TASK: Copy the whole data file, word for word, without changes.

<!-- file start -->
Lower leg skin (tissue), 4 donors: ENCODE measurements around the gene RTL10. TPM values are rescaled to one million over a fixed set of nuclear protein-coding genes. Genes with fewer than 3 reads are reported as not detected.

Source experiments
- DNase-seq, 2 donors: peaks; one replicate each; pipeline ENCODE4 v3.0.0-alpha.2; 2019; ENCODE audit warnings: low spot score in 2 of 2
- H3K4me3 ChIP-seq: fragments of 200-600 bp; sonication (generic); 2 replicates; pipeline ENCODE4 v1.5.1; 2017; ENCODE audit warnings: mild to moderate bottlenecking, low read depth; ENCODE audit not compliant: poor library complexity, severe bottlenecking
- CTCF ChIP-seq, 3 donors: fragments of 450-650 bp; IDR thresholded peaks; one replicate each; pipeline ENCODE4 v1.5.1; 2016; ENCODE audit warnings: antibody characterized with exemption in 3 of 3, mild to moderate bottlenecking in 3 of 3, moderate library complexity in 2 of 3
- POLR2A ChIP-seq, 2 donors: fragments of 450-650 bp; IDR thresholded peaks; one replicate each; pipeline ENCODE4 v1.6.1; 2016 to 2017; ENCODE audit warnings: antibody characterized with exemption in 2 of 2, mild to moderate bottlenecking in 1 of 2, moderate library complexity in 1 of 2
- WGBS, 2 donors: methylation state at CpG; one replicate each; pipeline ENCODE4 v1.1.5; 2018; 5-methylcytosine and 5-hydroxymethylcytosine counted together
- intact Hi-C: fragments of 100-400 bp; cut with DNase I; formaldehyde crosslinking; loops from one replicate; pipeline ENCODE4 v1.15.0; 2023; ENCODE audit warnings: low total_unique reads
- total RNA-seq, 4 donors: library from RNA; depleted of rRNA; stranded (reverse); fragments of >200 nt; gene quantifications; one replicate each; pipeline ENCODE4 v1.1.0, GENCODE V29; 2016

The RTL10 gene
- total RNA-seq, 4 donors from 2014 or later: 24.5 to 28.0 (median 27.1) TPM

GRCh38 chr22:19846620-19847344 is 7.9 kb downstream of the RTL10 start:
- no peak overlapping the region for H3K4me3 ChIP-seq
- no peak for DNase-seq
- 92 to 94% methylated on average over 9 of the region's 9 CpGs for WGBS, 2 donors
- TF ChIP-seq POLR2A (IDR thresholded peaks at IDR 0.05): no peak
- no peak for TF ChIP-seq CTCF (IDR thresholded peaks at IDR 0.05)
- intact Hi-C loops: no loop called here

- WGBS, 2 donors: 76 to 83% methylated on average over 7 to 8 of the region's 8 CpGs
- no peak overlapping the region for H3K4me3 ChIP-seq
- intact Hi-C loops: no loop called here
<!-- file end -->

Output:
Lower leg skin (tissue), 4 donors: ENCODE measurements around the gene RTL10. TPM values are rescaled to one million over a fixed set of nuclear protein-coding genes. Genes with fewer than 3 reads are reported as not detected.

Source experiments
- DNase-seq, 2 donors: peaks; one replicate each; pipeline ENCODE4 v3.0.0-alpha.2; 2019; ENCODE audit warnings: low spot score in 2 of 2
- H3K4me3 ChIP-seq: fragments of 200-600 bp; sonication (generic); 2 replicates; pipeline ENCODE4 v1.5.1; 2017; ENCODE audit warnings: mild to moderate bottlenecking, low read depth; ENCODE audit not compliant: poor library complexity, severe bottlenecking
- CTCF ChIP-seq, 3 donors: fragments of 450-650 bp; IDR thresholded peaks; one replicate each; pipeline ENCODE4 v1.5.1; 2016; ENCODE audit warnings: antibody characterized with exemption in 3 of 3, mild to moderate bottlenecking in 3 of 3, moderate library complexity in 2 of 3
- POLR2A ChIP-seq, 2 donors: fragments of 450-650 bp; IDR thresholded peaks; one replicate each; pipeline ENCODE4 v1.6.1; 2016 to 2017; ENCODE audit warnings: antibody characterized with exemption in 2 of 2, mild to moderate bottlenecking in 1 of 2, moderate library complexity in 1 of 2
- WGBS, 2 donors: methylation state at CpG; one replicate each; pipeline ENCODE4 v1.1.5; 2018; 5-methylcytosine and 5-hydroxymethylcytosine counted together
- intact Hi-C: fragments of 100-400 bp; cut with DNase I; formaldehyde crosslinking; loops from one replicate; pipeline ENCODE4 v1.15.0; 2023; ENCODE audit warnings: low total_unique reads
- total RNA-seq, 4 donors: library from RNA; depleted of rRNA; stranded (reverse); fragments of >200 nt; gene quantifications; one replicate each; pipeline ENCODE4 v1.1.0, GENCODE V29; 2016

The RTL10 gene
- total RNA-seq, 4 donors from 2014 or later: 24.5 to 28.0 (median 27.1) TPM

GRCh38 chr22:19846620-19847344 is 7.9 kb downstream of the RTL10 start:
- no peak overlapping the region for H3K4me3 ChIP-seq
- no peak for DNase-seq
- 92 to 94% methylated on average over 9 of the region's 9 CpGs for WGBS, 2 donors
- TF ChIP-seq POLR2A (IDR thresholded peaks at IDR 0.05): no peak
- no peak for TF ChIP-seq CTCF (IDR thresholded peaks at IDR 0.05)
- intact Hi-C loops: no loop called here

- WGBS, 2 donors: 76 to 83% methylated on average over 7 to 8 of the region's 8 CpGs
- no peak overlapping the region for H3K4me3 ChIP-seq
- intact Hi-C loops: no loop called here